30 JULY 2009, PHILADELPHIA, PA—One of the great archaeological illustrators of the 20th century, Piet de Jong spent the summer of 1957, at the invitation of excavation director Rodney Young, working at the renowned site of Gordion in central Turkey. While de Jong set about on a series of watercolors reconstructing wall paintings from a previously uncovered “Painted House,” ca. 500 BCE, Penn Museum excavators were making a now-famous discovery: they penetrated a large, exceptionally well-preserved grave mound, known as the “Midas Mound” for its association with the legendary King Midas and his family. There, they found a wealth, not of gold, but of royal artifacts and information about the Phrygian people of 2700 years ago.
His Golden Touch: The Gordion Drawings of Piet de Jong, a new exhibition at the University of Pennsylvania Museum of Archaeology and Anthropology 26 September 2009 through 10 January 2010, pays tribute to the famous illustrator’s visit and his summer’s work, carried out during a most auspicious season at Gordion, Turkey, where the Penn Museum has been excavating since 1950. More than 35 original watercolors, chiefly from the “Painted House” project, and several drawings of renowned artifacts from the “Midas Mound,” form the core of His Golden Touch, which also features artist’s tools that belonged to de Jong, a small selection of objects from the Museum’s excavations at Gordion, reproductions of several artifacts from tombs at the site, and excerpts from two rare color films made at the site in the 1950s.
The Museum celebrates His Golden Touch with an afternoon celebration, Turkish Delight! from 1pm to 4pm. Turkish Delight! is part of our World Culture Days program, featuring Turkish music, dance, talks, tours, and more, all FREE with Museum admission donation.
Born in 1887, Piet de Jong originally trained in England as an architect. He made his reputation as an archaeological illustrator with both watercolors of excavated objects, as well as with elaborate architectural reconstructions at sites in Greece, including the Palace of Minos at Knossos and the Palace of Nestor at Pylos.
The exhibition highlights Piet de Jong’s method of reconstructing archaeological remains. Thousands of plaster fragments had been recovered in the excavation of the Painted House and painstakingly assembled into larger pieces, and it was this piecemeal evidence that de Jong used in his sometimes elaborate reconstructions of people and processions. A series of pencil drawings reveal his preliminary studies of the “Painted House” figures as he worked to place the fragments that would form the backbone of his reconstruction. A small collection of artist supplies that belonged to de Jong, including his handmade drawing grid, helps bring his work to life. In addition, two exactingly rendered drawings of objects from the Midas Mound tomb—elegant ram and lion-headed bronze situlae, or drinking cups (designed so that the imbiber had to finish the drink before putting the cup down)—are included in the exhibition.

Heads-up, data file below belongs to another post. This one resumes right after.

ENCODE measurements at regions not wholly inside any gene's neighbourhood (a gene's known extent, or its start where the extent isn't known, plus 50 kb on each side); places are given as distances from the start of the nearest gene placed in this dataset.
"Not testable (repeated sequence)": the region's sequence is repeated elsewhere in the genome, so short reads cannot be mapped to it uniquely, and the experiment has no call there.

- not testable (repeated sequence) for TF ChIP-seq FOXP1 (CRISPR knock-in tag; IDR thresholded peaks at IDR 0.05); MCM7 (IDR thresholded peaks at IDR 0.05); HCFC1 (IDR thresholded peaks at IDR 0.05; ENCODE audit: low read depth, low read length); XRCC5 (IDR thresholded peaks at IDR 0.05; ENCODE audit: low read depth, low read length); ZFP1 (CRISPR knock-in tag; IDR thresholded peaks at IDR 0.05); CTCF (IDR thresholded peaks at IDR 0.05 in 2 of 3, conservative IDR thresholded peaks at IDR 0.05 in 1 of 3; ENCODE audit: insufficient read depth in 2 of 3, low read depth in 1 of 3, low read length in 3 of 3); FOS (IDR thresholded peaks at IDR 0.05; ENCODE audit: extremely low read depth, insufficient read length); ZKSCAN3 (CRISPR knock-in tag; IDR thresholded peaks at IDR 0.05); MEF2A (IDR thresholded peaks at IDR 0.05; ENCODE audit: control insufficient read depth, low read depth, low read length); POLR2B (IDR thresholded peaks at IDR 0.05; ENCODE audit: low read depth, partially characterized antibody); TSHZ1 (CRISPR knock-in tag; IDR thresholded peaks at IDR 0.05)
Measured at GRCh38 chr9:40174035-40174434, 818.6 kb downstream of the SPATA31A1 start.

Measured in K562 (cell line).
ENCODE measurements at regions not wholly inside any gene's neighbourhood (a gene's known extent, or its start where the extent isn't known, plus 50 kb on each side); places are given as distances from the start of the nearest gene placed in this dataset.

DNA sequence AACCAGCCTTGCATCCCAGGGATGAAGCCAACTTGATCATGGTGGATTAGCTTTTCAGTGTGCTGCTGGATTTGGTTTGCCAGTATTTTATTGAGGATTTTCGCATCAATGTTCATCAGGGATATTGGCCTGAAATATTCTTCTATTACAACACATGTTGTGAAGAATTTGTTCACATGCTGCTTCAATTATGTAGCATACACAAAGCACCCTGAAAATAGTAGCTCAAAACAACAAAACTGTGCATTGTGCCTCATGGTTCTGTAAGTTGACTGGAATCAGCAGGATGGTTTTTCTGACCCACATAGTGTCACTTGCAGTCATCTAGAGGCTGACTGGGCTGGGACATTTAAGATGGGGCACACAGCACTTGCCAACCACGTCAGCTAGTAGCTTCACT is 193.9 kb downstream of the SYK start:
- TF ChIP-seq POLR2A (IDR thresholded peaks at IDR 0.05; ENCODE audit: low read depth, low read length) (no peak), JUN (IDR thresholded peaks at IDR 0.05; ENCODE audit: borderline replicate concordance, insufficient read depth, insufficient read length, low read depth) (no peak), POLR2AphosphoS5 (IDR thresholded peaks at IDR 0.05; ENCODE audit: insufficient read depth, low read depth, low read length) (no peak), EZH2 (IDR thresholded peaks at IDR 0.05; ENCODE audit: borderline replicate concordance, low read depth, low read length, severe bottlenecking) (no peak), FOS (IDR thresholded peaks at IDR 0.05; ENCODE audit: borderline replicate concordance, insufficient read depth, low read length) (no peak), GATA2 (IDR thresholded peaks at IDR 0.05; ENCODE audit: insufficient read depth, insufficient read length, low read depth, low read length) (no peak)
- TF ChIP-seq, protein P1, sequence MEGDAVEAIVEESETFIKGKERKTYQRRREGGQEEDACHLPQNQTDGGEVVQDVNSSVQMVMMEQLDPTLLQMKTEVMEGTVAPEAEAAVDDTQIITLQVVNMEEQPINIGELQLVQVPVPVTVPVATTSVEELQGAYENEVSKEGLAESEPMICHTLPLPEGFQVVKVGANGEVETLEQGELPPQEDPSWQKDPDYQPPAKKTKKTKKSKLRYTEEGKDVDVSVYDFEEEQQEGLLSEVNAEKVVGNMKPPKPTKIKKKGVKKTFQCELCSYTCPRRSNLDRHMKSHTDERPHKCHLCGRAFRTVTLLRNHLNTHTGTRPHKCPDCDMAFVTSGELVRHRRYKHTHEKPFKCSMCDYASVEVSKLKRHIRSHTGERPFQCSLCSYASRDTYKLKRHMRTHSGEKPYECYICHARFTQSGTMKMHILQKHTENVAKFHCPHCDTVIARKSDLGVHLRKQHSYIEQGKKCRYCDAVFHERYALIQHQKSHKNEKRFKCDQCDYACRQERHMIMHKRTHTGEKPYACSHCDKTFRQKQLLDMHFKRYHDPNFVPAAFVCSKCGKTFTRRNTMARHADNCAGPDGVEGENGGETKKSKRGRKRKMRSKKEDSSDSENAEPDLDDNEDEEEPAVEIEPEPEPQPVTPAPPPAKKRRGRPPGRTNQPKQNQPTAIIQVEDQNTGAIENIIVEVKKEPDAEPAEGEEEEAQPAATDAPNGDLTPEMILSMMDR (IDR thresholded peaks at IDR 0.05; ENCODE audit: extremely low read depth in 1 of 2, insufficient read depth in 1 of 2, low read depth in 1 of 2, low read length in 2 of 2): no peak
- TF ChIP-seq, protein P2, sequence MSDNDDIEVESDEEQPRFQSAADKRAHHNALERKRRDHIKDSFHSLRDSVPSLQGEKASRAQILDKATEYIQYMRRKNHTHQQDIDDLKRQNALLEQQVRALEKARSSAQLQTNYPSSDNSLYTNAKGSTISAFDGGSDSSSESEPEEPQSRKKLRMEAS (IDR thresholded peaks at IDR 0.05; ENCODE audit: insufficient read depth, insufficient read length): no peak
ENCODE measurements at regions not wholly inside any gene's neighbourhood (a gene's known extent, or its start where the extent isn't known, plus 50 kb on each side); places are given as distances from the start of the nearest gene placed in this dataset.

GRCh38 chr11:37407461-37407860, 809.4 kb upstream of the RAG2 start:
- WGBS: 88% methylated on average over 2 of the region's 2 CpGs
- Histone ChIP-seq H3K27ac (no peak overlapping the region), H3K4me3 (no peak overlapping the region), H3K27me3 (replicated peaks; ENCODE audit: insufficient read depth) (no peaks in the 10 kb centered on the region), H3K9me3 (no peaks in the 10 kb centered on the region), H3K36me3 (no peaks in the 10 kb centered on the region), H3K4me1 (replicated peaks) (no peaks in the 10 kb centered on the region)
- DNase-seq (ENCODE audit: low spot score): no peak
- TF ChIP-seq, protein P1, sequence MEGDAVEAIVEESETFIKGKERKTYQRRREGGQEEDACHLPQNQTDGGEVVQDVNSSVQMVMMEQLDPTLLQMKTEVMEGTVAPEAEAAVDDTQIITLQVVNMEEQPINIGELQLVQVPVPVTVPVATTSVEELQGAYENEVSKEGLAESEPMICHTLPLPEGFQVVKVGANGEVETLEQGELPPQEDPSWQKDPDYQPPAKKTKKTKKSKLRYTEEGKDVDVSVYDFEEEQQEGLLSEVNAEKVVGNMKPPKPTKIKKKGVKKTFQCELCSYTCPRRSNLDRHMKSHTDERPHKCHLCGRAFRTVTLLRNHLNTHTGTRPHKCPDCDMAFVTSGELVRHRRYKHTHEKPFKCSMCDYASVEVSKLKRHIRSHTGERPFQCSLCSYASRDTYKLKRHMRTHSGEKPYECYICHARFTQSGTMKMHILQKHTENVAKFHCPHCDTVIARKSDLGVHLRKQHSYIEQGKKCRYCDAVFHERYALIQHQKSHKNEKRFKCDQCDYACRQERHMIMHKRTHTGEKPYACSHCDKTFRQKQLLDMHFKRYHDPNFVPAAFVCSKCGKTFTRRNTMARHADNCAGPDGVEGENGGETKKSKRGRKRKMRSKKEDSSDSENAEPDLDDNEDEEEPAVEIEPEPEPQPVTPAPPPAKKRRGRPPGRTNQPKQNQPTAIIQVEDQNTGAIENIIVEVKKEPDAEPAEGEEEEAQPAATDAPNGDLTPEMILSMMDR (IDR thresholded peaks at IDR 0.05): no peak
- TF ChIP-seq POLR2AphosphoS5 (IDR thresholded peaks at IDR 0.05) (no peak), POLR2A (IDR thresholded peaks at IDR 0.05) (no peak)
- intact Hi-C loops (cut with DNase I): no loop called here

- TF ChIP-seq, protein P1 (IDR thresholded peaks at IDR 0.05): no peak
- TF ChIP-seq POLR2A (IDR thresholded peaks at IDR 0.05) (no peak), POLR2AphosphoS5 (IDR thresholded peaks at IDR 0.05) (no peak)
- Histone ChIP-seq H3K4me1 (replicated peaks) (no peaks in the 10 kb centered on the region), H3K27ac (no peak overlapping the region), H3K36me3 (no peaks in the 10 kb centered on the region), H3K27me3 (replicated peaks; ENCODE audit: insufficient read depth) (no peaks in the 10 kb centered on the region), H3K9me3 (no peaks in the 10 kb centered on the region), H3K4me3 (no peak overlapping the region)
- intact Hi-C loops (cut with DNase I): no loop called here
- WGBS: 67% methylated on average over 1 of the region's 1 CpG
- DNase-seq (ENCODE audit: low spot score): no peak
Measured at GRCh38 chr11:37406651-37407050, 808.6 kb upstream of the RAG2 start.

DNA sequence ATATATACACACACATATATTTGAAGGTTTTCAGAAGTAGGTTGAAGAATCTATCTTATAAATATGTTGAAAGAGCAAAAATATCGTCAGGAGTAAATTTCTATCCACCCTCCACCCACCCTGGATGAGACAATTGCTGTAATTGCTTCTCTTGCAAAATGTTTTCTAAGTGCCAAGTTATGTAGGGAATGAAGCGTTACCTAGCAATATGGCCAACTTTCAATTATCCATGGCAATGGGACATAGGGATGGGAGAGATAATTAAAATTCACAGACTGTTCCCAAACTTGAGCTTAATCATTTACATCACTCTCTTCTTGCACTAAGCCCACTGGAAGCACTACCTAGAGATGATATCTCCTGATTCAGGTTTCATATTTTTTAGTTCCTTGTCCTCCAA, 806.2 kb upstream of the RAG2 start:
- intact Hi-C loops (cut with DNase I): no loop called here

Most of the objects excavated at Gordion have remained in Turkey at the Gordion Museum. In His Golden Touch, several terracotta architectural elements from buildings at Gordion, as well as a few reproductions of artifacts from the site, including a large cauldron that originally contained lamb stew for a funerary feast of the Midas Mound tomb owner, are on view. A plaster cast of the head of the royal person found in the Midas Mound tomb, once believed to be King Midas himself, now believed to be a father or grandfather of the infamous ruler, is on display, along with information about how the face was reconstructed.
Ann Blair Brownlee, Associate Curator in the Mediterranean Section, and Alessandro Pezzati, the Museum’s Senior Archivist, are co-curators of the exhibition, developed with the assistance of Peter Cobb and Colleen Kron, graduate students in Penn’s Art and Archaeology of the Mediterranean World program, and Gareth Darbyshire, Gordion Archivist. The exhibition, to be displayed in the first floor Merle-Smith Gallery, is sponsored by the Turkish Cultural Foundation and an anonymous donor.
The University of Pennsylvania Museum of Archaeology and Anthropology, located at 3260 South Streets on the Penn campus in Philadelphia, is dedicated to the study and understanding of human history and diversity. Founded in 1887, the Museum has sent more than 400 archaeological and anthropological expeditions to all the inhabited continents of the world. With an active exhibition schedule and educational programming for children and adults, the Museum offers the public an opportunity to share in the ongoing discovery of humankind's collective heritage. For general information, visitors may call (215) 898-4000, or visit the Museum’s award-winning website at http://www.penn.museum.